SUNDAY (16.7.17) Today marks 290 days left in India before my end of stay orientation. I slept in until 8am and then got ready for the day. My host father taught me some about Indian politics but I doubt I will remember any names because I am horrible with names especially when they are not American. Then I went to feed the cows again. One of them was not a gentle eater and her huge tongue came out across my entire hand. It was quite the experience. Right before I left, one of the cows pushed me out of the way because I guess it wanted me to leave haha! I also visited the temple which was right across the street from the cows. I just visited for a few minutes, but whenever I get the opportunity to do anything here, I always say yes because even if I do not enjoy it, my time in India is limited. Looking back to my time here, I know I will regret any opportunity I say no to.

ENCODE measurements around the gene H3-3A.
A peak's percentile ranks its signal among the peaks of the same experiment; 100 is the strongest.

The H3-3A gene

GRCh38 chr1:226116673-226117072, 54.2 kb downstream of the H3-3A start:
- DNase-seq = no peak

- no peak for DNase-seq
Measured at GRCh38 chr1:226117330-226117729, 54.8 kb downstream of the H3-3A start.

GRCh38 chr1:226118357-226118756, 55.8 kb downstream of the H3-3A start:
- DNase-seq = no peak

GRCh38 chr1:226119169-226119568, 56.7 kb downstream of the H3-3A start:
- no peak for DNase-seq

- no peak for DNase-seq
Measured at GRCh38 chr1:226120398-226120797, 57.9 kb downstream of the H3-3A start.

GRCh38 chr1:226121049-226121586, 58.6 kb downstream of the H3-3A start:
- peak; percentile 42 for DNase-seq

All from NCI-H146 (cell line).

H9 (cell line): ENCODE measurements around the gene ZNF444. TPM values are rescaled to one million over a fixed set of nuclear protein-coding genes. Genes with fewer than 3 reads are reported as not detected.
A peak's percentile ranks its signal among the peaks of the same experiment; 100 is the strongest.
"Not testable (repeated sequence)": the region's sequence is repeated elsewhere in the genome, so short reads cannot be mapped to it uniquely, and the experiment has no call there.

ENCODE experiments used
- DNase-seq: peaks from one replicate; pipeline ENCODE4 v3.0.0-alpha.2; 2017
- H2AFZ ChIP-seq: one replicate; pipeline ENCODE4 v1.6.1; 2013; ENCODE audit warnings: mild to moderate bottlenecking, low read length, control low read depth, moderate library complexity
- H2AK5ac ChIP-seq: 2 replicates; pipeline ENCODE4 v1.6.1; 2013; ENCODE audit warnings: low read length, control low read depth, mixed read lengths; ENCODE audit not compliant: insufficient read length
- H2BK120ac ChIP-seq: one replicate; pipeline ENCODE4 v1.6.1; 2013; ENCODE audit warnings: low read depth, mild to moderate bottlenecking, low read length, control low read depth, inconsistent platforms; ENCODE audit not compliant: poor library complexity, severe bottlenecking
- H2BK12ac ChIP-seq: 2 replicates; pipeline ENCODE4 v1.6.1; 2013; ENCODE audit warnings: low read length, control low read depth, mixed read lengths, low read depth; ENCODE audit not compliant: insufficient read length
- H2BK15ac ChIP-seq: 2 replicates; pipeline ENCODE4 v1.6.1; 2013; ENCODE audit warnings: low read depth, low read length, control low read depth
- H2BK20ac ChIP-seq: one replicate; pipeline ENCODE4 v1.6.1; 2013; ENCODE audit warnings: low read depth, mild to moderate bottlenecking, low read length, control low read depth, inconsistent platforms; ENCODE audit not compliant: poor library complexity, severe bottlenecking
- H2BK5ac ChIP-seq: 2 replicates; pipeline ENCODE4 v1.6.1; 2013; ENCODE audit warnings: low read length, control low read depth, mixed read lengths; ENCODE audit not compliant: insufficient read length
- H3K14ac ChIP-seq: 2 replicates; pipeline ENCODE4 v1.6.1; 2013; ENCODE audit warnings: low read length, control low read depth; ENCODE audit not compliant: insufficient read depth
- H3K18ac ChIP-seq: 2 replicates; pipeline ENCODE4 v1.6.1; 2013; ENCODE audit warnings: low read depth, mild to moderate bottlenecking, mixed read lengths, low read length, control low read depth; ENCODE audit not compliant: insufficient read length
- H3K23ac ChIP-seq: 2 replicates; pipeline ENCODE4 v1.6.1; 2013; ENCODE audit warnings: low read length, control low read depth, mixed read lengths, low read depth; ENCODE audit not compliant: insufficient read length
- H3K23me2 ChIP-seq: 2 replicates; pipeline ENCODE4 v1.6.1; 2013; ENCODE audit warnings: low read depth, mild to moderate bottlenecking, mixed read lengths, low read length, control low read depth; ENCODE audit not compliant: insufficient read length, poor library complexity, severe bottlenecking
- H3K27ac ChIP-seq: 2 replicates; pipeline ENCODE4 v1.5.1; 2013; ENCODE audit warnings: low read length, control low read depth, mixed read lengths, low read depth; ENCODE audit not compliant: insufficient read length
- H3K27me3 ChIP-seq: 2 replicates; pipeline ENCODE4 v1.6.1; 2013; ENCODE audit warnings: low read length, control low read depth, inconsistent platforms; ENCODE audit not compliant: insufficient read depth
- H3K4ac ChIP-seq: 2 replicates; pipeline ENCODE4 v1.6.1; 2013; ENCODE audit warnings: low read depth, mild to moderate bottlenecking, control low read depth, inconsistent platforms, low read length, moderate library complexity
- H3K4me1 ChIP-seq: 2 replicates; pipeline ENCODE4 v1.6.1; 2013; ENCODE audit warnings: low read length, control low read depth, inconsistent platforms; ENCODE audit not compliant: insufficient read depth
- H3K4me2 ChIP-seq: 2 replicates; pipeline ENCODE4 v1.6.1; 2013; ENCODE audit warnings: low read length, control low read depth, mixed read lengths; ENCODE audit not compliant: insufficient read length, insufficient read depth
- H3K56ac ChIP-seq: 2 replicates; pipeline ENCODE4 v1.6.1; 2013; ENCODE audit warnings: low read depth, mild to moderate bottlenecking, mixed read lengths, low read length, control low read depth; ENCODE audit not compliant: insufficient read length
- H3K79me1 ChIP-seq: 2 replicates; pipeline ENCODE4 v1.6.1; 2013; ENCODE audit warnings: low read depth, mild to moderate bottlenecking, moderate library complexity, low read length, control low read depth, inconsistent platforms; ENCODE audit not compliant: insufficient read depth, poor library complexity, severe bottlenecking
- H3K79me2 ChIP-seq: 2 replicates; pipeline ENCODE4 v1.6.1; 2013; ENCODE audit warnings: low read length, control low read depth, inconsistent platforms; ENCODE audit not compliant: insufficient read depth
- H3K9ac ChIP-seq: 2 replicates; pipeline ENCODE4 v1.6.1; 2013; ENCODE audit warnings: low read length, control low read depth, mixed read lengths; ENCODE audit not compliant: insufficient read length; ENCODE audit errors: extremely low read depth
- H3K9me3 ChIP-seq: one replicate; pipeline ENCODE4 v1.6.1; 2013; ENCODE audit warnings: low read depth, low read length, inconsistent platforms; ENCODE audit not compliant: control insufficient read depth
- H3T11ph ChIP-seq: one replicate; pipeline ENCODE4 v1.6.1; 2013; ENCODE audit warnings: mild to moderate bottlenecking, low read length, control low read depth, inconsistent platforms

MONDAY-FRIDAY (17.7.17-21.7.17): This week, I started my third week of school. I hope to get my uniform and textbooks soon! Monday marked 25 days from my home town of Corning! I cannot believe it’s already been that long! This post will talk all about my school life. I will describe an average day because my schedule differs slightly day to day. On schooldays which are the typical Monday-Friday, I wake up at 5:30am and get ready by 6am. Then, I help with chores like putting away the dishes and filling waterbottles to chill (I took the filtered tap water in the US for granted looking back) and then I fill 2 waterbottles, one for me and one for Monisha, my host sister, to take to school. I usually have a banana or apple along with some rusk (a dry bread) for breakfast along with a glass of water. We are supposed to leave for school by 7:15 but we rarely get out of the house before 7:20. I have been late to school 3 times already because either my host siblings are running late or the driver is. To get to school, my host siblings and I go in a van with a driver who my host family hires. I enjoy looking out the window and watching the already super busy Gurgaon in the morning. I am jostled fully awake by the many, many speed breakers on the road and the potholes that accompany some of them. I am supposed to get to school by 7:40 for a 7:45 assembly but I usually get there at 7:45-7:50. I then join the rest of the crowd at morning assembly which is in a courtyard type area in the middle of the school but still outdoors. There is a stage in the front where people go to make announcements and performances. I have already had the pleasure of making a statement to the school just about who I am and why I am in India for a year etc. Every morning, we sing the national anthem which I cannot sing because I do not know the language or the lyrics haha. Hopefully by the end of the year, I will be able to know the words and their meaning. After the anthem, a few students beat very big drums (dont know their technical names) to a beat much like I would imagine the army beat is for marching (left, left, left right left). We file out in a “line” and go to our classes. My class is XI-H. In India, the teachers move classes and the studetns generally do not. Since my schedule is slightly different everyday, I will just go over the classes I am taking. There are 9 periods, periods 0-8 with a break between 3 and 4. The first class I will talk about is Hindi. This is one of my required classes, and for good reason. Most of the people speak in Hindi unless being asked a question in English or participating in class which is talk largely in English. In Hindi, I am currently learning the alphabet and how to join letters to make simple words and then how to read the words. In my other spoken hindi course, I have learned how to introduce myself and respond to “how are you” or “aap kaise hai?”. The next class is English. English is pretty easy since it’s my native tongue but the setup for education is still different here. You really have to know every little detail of the text. For example, what happened on such and such a date in this story? It just requires deeper reading than what I am used to. In my classroom, I have been designated as the English monitor or the person who reminds my classmates to speak in English haha. In Economics, I have some catching up to do with Indian history of economic systems before and after independence. After Economics, the last of my required classes, or classes which I need to graduate in the US, is Physical Education. To be completely honest, I definitely took PE for granted in the US. Everyone always complains how you have to go to class and change into different clothes, but I prefer that to the in-class sessions in India where you actually go into depth in each unit. For example, I just recently took a PE UT (Unit Test) on Monday, and I scored a 18.5/20 on it. That was after studying the most I had ever studied in my life for PE! But, not to worry, I just need to pass in order to get credit back in the US and my grades will transfer as pass/fail so I am not going to spend my entire time in India studying and worrying about grades. The other half of gym is outdoors but I have not participated in one of those classes yet because the grounds were occupied by a football (soccer) match. I am also being tested in one other class which is Fine Arts which is basically regular art class with drawing and painting. I am currently finishing up a still life drawing of a vase and a pot which turned out well in my opinion. I have a UT for this class on July 31 which I am not excited for because as per the Indian way of knowing every little detail, I have to know the who, what, when, where, why and hows of 6 different sculptures and be prepared to answer any question about them. It is definitely more challenging than art in the US. Aside from these 5 classes which I must take tests for, I also have a few periods a week of dance, piano, and sculpture. I am learning traditional dance and I am not very good but if I can learn one dance through to the end, I will be pleased with myself. In piano, I am learning the Indian style of playing which is all played with the right hand and no sheet music. To add to that, the notes are not even labeled as “A,B,C...G” but with other letters which is a little confusing. I have really enjoyed learning a new way of piano that I had no idea existed before. In sculpture, I am sculpting a human head which is super advanced for the amount of experience I have with clay. My teacher says I am a natural, but my human head looks more like an alien right now! It is very enjoyable though, and I like having a hands on activity rather than lecture classes all day. I want my experience in school to be as fun as possible because even though I came to India on a scholarship, I am here to study culture and form relationships more than I am here to ace the tests (which is actually impossible here). In between 3rd and 4th period, we have a small break for “lunch” (I am actually not sure what meal this is because then I eat “lunch” when I get home from school). I really enjoy the break because I always meet so many new and interesting people. School ends at 2pm and I usually get home by 3pm. Sometimes, I get ice cream after school because it is very hot outside and ice cream is a nice way to cool off and it is sold by street vendors everywhere for really cheap. I am currently knee deep in work I have to catch up on for school but once that is finished, I will be very happy.